“We have not been successful in figuring out what it takes to help Native American people, if they’re going to be incarcerated, and maybe a lot of them should not be,” Severson said.
Between 1999 and 2014, the percentage of American Indian and Alaska Native jail inmates in U.S. jails nearly doubled, according to the Bureau of Justice Statistics.
Nationally, Native Americans make up approximately than 2% of the population, according to the U.S. Census. In 2014, the last year for which data is available, 3.1% of U.S. jail deaths involved American Indians, Alaska Natives, Asians, Native Hawaiians, other Pacific Islanders and people identifying as two or more races.
Death in isolation
For Shannon Jefferson, who struggled with drug addiction, the Whatcom County Jail was a familiar place. Records show she had been in and out of the jail 23 times over a 16 year period. Jefferson also had a history of depression and suicide attempts.
But when Jefferson went to jail in February 2014, staff failed to flag her mental health history, according to the family’s attorney. She also didn’t have access to the medication she’d been taking for depression.
According to a lawsuit filed by Jefferson’s family, she was “upset and down on herself” and “very sad” in jail. Four days before her death, a jail nurse referred Jefferson for mental health services. That appointment was supposed to happen within 72 hours. But it didn’t.
Then, two days before she died, a fellow inmate allegedly gave Jefferson an “open mouth kiss” and laughed about it. Another inmate reportedly told Jefferson that the inmate who had kissed her had just performed oral sex on another female inmate. In response, Jefferson allegedly struck the inmate.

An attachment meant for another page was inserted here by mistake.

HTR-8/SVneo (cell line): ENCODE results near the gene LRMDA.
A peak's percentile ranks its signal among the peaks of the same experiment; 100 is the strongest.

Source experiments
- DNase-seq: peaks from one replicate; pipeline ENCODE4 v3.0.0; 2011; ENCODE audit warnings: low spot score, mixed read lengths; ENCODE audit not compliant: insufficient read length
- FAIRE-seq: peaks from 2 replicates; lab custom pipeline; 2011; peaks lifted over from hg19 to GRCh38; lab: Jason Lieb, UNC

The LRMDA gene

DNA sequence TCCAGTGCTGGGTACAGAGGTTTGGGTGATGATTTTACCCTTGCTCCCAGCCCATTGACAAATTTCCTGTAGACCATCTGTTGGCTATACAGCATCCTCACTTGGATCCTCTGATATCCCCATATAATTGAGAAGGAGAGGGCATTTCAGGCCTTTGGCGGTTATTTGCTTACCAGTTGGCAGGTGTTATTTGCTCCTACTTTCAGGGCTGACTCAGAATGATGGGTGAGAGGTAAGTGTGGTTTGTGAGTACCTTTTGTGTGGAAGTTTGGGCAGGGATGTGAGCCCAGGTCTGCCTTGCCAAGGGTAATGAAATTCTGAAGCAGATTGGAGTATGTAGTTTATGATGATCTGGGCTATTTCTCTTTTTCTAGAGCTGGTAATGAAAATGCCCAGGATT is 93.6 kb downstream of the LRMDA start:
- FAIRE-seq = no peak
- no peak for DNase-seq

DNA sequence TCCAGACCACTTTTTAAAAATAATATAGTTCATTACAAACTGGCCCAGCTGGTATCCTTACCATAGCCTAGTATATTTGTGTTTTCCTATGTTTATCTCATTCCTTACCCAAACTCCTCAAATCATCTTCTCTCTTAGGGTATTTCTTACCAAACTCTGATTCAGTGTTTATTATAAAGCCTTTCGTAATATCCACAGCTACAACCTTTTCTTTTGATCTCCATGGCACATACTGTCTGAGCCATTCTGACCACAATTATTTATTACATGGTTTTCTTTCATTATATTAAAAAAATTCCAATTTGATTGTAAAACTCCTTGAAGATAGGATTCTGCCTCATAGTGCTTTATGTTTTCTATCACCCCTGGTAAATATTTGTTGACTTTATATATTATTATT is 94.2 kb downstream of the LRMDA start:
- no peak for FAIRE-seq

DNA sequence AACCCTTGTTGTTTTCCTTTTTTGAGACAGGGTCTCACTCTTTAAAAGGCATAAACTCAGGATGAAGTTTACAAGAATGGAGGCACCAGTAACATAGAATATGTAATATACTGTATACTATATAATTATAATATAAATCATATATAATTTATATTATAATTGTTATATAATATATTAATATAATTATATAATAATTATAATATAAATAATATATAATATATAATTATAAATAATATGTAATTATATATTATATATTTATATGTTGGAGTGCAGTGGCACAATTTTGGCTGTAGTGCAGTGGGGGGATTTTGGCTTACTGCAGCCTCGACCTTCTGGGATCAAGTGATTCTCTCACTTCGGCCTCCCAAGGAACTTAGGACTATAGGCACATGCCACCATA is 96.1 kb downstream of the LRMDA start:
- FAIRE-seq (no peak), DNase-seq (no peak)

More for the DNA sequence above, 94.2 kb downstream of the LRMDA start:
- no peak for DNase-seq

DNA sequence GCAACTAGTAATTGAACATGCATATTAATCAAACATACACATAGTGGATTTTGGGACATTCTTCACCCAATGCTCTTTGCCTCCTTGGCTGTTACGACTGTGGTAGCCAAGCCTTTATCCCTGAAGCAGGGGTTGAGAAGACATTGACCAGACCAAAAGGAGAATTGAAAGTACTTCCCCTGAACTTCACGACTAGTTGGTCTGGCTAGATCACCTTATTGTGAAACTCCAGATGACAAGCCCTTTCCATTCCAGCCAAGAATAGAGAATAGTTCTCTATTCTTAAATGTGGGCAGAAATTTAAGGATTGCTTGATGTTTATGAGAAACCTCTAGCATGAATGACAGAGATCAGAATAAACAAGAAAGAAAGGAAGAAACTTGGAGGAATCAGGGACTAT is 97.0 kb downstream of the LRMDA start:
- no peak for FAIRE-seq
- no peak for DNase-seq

The following day, March 9, jail staff put Jefferson in an isolation cell while they investigated the altercation. The inmate who had allegedly kissed Jefferson was also placed in an isolation cell nearby where, according to the lawsuit, she “continued to taunt” Jefferson.
The next day, jail staff interviewed Jefferson about the assault and then returned her to her isolation cell. That afternoon, a jail officer found Jefferson hanging. She died about five hours later at the hospital.
The family’s wrongful death lawsuit against Whatcom County alleges jail staff failed to provide a basic standard of care and ignored Jefferson’s high risk for suicide. In addition, the lawsuit cites poor jail conditions, understaffing and overcrowding as contributing factors to Jefferson’s suicide.
"Our goal is to make sure this doesn't happen again," said Ryan Dreveskracht of the Galanda Broadman law firm that represents the Jefferson's family. "I think that if any justice is served, it'll be putting Whatcom County on notice that you need to do better."
Because of the pending litigation, Whatcom County Jail Chief Corrections Deputy Wendy Jones, said she couldn’t comment on Jefferson’s death.